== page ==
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A Bash at Schramsberg

NOTE: This article is really more of a personal thank-you note to a friend for organizing a memorable anniversary dinner for my wife and I. I'm putting it here so those who attended can read the notes. If you're interested too, feel free to share.

(March 26, 1999) Our friend Di was being so mysterious. "Just reserve this date the week you’re in Napa Valley," she said. "You won’t be sorry."

     So we did. And that was it. Not a word for the longest time.

     I get curious. "So what’s going on?"

     "You’ll see," she says.

     Then Phylis starts working on her. Nope. Won’t budge.

     "I’ll send you word by snail mail," says Di. But no mail arrives.

     Time passes. We get to Napa Valley. We’re still wondering what’s going on. Not a word. Then -- two days before the date -- a fax arrives at our B&B.

     "Be at Schramsberg at 6:30. Further instructions when you arrive."

     On the appointed hour we pull up the long, twisting drive from highway 29 to the Schramsberg property. Di’s out in front. "Come in," she says. We do.

     And there, in the dining room just off the entrance to the historic caves...

     SURPRISE! A gathering of West Coast wine-buddies, an incredible dinner...and (need I mention?) the table is crammed full of fabulous wines.

     What a bash! We have everything to ourselves. We explore the miles of spooky caves, while sipping nectar-like *+1988 Schramsberg Blanc de Blanc from magnum.


Then we sit down to a feast featuring all of Phylis’ favorite wine-friendly foods (I like them too), great conversation, and the following wines. (Forgive me if the notes are brief; I was too busy having fun.)

     First the WHITES:

**+ 1990 Dom Perignon. Full, complete, long, and so tight it deserved an evening’s worth of slow contemplation, which of course it did not receive. My personal choice for New Year’s Eve 1999.

*+ 1997 Araujo Sauvignon Blanc. Thick texture. Replete with melon flavors. Seemingly low in acid, yet excellent with the cream of carrot and lemon soup.

**1995 Pahlmeyer Chardonnay. Very leesy and sexy in a distinctly California way...at first. Yet as it airs, vivid Chardonnay flavors stand out, the finish steals the show from the yeasty attack, and it becomes increasingly similar to the white of the evening...

***1991 Domaine Leflaive Chevalier-Montrachet. Earthy, nutty, endless. The mature notes dominate at first. Then, as the hours wear on, it seems to walk back in time, and the hazelnuts are joined by tangy papaya flavors. Fascinating wine and WHITE OF THE EVENING.

*+1992 Kistler California Chardonnay. Youthful, fruity, creamy. Strong showing, but maybe my attention was taken by the LeFlaive.

*+1996 L. Carillon et Fils Puligny-Montrachet "Les Perrieres." No note, I’m afraid, but I did score it well, so I guess it was pretty darned good.

*+1992 Newton Unfiltered Chardonnay. This was Phylis’ choice for white of the evening. I thought it had powerful fruit and good length, but the very spicy oak obscured some of the character. Perhaps the oak is winning the battle with this wine.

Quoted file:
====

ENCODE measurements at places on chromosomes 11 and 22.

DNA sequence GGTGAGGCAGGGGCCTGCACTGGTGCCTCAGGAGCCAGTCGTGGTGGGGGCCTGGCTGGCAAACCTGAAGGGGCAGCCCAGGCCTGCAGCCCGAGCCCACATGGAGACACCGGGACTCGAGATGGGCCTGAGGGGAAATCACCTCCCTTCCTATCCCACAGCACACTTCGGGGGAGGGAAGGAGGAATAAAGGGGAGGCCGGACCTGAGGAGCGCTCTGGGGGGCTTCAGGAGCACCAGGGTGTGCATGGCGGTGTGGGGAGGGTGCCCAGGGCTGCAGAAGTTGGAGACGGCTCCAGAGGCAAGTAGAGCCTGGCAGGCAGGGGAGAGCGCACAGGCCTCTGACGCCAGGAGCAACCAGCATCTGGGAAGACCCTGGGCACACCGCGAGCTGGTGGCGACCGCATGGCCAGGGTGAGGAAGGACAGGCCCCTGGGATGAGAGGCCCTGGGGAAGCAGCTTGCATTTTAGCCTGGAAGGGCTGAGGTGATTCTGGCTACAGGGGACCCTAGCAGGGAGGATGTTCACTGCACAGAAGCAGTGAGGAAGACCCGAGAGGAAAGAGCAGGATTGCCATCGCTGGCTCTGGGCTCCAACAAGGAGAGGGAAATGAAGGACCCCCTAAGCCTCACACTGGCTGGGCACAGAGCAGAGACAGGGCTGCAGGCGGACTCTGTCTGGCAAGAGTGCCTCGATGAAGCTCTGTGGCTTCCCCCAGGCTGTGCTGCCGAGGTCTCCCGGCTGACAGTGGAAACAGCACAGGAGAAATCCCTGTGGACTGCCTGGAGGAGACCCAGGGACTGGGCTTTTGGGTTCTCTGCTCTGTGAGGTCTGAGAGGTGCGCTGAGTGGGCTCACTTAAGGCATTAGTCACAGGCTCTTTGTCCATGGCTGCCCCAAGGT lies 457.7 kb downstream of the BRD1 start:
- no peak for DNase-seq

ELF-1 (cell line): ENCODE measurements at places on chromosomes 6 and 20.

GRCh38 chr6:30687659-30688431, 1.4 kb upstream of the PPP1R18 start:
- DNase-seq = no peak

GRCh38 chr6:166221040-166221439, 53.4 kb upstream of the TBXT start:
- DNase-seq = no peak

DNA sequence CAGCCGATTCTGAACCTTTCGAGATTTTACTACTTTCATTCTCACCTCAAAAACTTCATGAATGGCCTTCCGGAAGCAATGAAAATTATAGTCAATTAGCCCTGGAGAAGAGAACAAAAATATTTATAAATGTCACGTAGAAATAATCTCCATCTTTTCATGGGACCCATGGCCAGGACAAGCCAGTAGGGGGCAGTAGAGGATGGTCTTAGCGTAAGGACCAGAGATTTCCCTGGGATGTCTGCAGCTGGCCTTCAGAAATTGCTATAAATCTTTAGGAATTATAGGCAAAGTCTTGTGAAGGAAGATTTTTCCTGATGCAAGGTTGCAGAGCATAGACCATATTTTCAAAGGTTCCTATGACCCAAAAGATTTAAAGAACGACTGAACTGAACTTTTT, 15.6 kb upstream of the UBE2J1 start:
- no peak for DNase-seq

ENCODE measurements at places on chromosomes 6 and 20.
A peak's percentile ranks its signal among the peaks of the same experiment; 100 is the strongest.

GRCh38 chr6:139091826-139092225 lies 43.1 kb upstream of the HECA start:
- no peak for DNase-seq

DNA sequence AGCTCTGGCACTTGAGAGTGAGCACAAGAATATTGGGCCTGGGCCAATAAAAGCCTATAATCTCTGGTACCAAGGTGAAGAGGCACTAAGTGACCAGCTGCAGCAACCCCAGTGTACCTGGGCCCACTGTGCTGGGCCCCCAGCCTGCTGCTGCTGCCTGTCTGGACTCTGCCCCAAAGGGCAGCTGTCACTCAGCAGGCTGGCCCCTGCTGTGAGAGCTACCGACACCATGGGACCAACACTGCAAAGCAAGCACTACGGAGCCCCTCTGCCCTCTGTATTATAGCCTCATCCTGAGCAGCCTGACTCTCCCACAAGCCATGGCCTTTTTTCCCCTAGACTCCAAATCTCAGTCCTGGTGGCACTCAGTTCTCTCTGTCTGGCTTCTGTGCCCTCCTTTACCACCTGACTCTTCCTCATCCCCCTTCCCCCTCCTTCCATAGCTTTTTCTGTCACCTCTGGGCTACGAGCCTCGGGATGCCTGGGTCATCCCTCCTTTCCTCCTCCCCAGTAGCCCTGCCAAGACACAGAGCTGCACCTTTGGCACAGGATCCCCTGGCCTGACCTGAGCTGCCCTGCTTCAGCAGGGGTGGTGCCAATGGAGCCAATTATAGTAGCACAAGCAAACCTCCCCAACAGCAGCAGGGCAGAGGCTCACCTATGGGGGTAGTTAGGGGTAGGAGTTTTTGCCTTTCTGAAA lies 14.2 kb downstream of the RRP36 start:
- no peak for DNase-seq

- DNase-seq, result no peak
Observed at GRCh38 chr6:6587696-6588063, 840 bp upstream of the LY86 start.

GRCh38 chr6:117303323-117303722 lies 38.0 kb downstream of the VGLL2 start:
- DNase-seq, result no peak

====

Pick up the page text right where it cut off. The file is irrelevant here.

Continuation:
Then onto the PINOT NOIRS:

***1994 Williams and Selyem Hirsch. Very dark, powerful aromas of black cherry, following through on the palate with more cherry and hints of cola. Lots of structure, but the flavors pump through.

**1995 Williams and Selyem Hirsch. Very similar to the above but a tad less intense. How cool to have them side by side.

1985 Alain Voegli Gevrey-Chambertin. Strawberry, metal and...major poop! The brettanomyces flavors soon dominate it. On to the next...

*+1996 Lynmar Quail Hill Vineyard. Whoever brought this wine is hip! Not quite as deep as the WS, but very comparable in flavor and varietal character.

*1993 Ici/La Bas La Cagoule. Stands apart from the Californians. Bright raspberry and cola notes.

     And the MAIN EVENT:

1937 Latour. Mental drum roll as it’s opened. And here it is...nail polish remover! Aw nuts. I hand it to Phylis. "You want to know what wine geeks mean when they talk about VA? Here we are!"

***1994 Forman. I was expecting a good hand but this is all aces. Big hit of violets on the nose and black currant delight on the palate. Finishes the same way, long, and gets better as the night wears on. Yep, this guy knows how to grow and make wine. Against some pretty stiff competition, it wins my vote for WINE OF THE EVENING.

**+1994 Colgin. A "pants wetter" as the gentleman on my right subtly puts it. Blueberry, cherry, surprisingly soft-seeming, with no astringency on the finish. Then, about a half hour later, someone asks "does anyone taste dill on this wine?" I sip. Yes, there it is, isn’t it? Was any American oak used to age this wine? Still an enormously satisfying glass, but tonight the Forman outclasses it.

**1989 Chateau Meyney. I have liked this wine since release, but never dared pair it with the kind of company it received tonight. Well, friends, don’t be afraid. Notably different from the big fruity Cabs with its lead pencil, herb and earthy notes, but carries its own and then some. Nice going, Meyney.

*1992 Spottswoode. Seems downright elegant in comparison to all the above. Complete and satisfying, but overpowered.

*1994 Opus. Ditto. Polite and delicious, but can’t make me forget the Forman.

1982 Dunn. A cipher. Big tar, spice, mint, all the signs of an enormous and c-l-o-s-e-d Cabernet.

1981 Heitz Napa. Earthy, minty, and may have seen better days.

**+1992 Chateau Montelena. Classic, pure Cab like the Forman -- blackberry that smacks you like a fist in a velvet glove, and you say hit me again! My second-favorite red of the evening.

     The bash wound down with a rarely tasted Shramsberg Cremant (didn’t note the year!), softly bubbly with sweet nutty flavors.

   We thank you, Di. And special thanks to Fred, Karen and all the others at Schramsberg!

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